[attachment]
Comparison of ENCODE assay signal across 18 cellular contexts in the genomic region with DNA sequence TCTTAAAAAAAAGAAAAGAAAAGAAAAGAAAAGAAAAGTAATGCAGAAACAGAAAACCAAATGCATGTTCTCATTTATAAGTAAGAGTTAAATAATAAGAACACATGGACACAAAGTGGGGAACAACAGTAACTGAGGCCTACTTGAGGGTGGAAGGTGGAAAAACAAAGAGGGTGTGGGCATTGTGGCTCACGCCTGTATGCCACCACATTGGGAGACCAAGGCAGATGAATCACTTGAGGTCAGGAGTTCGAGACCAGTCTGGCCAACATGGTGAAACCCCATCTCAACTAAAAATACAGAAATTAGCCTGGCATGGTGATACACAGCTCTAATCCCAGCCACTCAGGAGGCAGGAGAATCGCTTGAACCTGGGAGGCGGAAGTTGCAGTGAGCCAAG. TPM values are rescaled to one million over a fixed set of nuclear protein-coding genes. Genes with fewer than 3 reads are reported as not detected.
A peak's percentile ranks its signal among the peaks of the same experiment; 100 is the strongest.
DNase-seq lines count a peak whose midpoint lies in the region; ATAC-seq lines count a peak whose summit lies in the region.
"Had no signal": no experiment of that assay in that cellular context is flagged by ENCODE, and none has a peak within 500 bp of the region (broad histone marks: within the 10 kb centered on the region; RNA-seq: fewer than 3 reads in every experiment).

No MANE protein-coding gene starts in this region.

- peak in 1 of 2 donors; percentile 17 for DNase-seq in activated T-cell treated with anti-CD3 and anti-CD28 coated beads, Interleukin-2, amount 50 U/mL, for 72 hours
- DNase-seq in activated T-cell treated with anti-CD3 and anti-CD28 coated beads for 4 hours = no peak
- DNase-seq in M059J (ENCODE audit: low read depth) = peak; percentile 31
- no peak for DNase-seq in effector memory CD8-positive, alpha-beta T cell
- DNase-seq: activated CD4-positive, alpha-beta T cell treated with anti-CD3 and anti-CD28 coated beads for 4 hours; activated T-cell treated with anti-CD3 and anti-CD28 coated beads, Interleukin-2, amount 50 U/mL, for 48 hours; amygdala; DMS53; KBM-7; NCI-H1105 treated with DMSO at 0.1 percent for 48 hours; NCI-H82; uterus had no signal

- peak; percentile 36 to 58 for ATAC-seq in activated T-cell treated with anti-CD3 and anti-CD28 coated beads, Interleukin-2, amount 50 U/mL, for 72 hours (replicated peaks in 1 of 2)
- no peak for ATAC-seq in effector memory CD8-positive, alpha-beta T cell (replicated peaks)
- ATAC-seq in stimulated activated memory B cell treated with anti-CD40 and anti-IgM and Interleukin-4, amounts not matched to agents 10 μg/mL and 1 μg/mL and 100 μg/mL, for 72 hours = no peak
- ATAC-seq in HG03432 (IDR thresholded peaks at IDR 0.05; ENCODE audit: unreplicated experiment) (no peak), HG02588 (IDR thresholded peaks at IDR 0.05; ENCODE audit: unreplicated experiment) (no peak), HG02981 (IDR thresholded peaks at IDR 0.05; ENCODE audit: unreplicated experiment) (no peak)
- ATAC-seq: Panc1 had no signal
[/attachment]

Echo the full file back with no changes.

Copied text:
Comparison of ENCODE assay signal across 18 cellular contexts in the genomic region with DNA sequence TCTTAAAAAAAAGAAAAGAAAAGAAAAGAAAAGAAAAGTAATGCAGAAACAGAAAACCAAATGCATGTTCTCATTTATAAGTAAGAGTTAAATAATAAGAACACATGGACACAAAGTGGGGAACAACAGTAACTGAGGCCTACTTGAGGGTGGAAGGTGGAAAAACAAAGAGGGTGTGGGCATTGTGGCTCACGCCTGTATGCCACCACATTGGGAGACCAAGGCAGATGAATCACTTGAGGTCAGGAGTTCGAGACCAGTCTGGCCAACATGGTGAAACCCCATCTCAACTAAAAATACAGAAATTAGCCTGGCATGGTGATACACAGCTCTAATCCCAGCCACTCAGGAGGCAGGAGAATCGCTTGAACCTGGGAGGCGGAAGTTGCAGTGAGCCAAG. TPM values are rescaled to one million over a fixed set of nuclear protein-coding genes. Genes with fewer than 3 reads are reported as not detected.
A peak's percentile ranks its signal among the peaks of the same experiment; 100 is the strongest.
DNase-seq lines count a peak whose midpoint lies in the region; ATAC-seq lines count a peak whose summit lies in the region.
"Had no signal": no experiment of that assay in that cellular context is flagged by ENCODE, and none has a peak within 500 bp of the region (broad histone marks: within the 10 kb centered on the region; RNA-seq: fewer than 3 reads in every experiment).

No MANE protein-coding gene starts in this region.

- peak in 1 of 2 donors; percentile 17 for DNase-seq in activated T-cell treated with anti-CD3 and anti-CD28 coated beads, Interleukin-2, amount 50 U/mL, for 72 hours
- DNase-seq in activated T-cell treated with anti-CD3 and anti-CD28 coated beads for 4 hours = no peak
- DNase-seq in M059J (ENCODE audit: low read depth) = peak; percentile 31
- no peak for DNase-seq in effector memory CD8-positive, alpha-beta T cell
- DNase-seq: activated CD4-positive, alpha-beta T cell treated with anti-CD3 and anti-CD28 coated beads for 4 hours; activated T-cell treated with anti-CD3 and anti-CD28 coated beads, Interleukin-2, amount 50 U/mL, for 48 hours; amygdala; DMS53; KBM-7; NCI-H1105 treated with DMSO at 0.1 percent for 48 hours; NCI-H82; uterus had no signal

- peak; percentile 36 to 58 for ATAC-seq in activated T-cell treated with anti-CD3 and anti-CD28 coated beads, Interleukin-2, amount 50 U/mL, for 72 hours (replicated peaks in 1 of 2)
- no peak for ATAC-seq in effector memory CD8-positive, alpha-beta T cell (replicated peaks)
- ATAC-seq in stimulated activated memory B cell treated with anti-CD40 and anti-IgM and Interleukin-4, amounts not matched to agents 10 μg/mL and 1 μg/mL and 100 μg/mL, for 72 hours = no peak
- ATAC-seq in HG03432 (IDR thresholded peaks at IDR 0.05; ENCODE audit: unreplicated experiment) (no peak), HG02588 (IDR thresholded peaks at IDR 0.05; ENCODE audit: unreplicated experiment) (no peak), HG02981 (IDR thresholded peaks at IDR 0.05; ENCODE audit: unreplicated experiment) (no peak)
- ATAC-seq: Panc1 had no signal